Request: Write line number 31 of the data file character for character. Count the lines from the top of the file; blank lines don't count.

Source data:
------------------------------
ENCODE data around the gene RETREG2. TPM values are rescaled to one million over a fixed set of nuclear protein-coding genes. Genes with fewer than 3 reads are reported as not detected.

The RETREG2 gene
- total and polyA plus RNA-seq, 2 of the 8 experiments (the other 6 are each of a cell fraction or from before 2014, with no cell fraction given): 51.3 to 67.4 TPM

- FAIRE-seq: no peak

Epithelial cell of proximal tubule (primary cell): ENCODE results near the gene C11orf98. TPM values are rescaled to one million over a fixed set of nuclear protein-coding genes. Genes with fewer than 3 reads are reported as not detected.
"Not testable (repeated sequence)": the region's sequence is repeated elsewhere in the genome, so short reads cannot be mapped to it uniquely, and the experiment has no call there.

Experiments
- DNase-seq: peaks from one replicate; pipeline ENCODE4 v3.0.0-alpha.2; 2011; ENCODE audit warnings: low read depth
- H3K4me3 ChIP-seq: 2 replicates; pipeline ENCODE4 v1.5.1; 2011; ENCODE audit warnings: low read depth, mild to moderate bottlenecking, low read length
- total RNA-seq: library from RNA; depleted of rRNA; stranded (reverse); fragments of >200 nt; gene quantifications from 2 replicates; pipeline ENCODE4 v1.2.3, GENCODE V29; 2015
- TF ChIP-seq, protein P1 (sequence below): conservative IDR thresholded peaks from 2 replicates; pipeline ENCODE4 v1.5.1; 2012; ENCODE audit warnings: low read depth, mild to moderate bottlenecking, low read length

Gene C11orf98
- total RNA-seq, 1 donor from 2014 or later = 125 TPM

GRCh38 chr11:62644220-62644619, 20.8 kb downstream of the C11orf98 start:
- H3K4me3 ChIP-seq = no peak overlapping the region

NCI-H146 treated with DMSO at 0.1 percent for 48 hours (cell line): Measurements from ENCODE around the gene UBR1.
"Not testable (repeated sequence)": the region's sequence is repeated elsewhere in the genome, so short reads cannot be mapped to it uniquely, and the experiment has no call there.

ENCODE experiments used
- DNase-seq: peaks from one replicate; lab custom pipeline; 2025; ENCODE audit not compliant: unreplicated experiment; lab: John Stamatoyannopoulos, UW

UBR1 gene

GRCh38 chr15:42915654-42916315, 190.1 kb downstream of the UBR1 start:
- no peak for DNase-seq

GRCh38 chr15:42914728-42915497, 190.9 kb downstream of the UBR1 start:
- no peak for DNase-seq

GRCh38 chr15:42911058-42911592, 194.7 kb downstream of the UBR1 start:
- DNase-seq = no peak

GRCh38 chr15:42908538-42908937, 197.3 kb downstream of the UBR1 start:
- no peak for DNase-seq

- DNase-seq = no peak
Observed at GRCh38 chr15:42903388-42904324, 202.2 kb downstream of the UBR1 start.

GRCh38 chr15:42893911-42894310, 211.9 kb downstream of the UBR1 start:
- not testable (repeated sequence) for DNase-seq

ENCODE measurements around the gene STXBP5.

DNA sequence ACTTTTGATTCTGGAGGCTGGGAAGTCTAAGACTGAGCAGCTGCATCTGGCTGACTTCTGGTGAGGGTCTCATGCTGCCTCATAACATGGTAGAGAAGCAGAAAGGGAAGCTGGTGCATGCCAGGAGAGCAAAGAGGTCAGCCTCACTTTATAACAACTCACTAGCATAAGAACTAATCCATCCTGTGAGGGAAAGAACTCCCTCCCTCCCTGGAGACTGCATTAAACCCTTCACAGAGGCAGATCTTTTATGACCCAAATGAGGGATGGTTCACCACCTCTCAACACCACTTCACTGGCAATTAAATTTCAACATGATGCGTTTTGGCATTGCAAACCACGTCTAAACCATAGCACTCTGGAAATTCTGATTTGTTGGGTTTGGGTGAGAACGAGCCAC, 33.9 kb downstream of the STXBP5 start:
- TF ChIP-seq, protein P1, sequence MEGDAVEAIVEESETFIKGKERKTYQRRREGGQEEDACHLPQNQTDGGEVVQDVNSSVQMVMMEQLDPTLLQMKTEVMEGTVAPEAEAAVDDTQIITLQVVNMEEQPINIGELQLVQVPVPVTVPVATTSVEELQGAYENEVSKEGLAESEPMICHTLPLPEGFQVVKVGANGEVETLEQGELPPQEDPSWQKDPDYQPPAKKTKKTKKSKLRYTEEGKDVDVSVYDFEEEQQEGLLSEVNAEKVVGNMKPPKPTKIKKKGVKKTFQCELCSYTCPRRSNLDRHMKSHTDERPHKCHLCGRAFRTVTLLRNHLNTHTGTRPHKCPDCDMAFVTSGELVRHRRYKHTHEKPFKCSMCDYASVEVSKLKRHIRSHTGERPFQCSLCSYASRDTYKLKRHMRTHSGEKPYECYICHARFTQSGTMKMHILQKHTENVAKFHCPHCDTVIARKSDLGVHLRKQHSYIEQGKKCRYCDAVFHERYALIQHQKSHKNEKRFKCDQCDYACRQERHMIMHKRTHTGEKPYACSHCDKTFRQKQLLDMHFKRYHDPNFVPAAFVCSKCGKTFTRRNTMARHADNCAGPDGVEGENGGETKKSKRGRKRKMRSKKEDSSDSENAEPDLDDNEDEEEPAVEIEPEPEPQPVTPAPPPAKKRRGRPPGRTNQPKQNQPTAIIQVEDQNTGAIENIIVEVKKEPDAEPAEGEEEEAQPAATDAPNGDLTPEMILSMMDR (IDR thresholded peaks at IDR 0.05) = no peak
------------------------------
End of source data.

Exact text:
GRCh38 chr15:42893911-42894310, 211.9 kb downstream of the UBR1 start: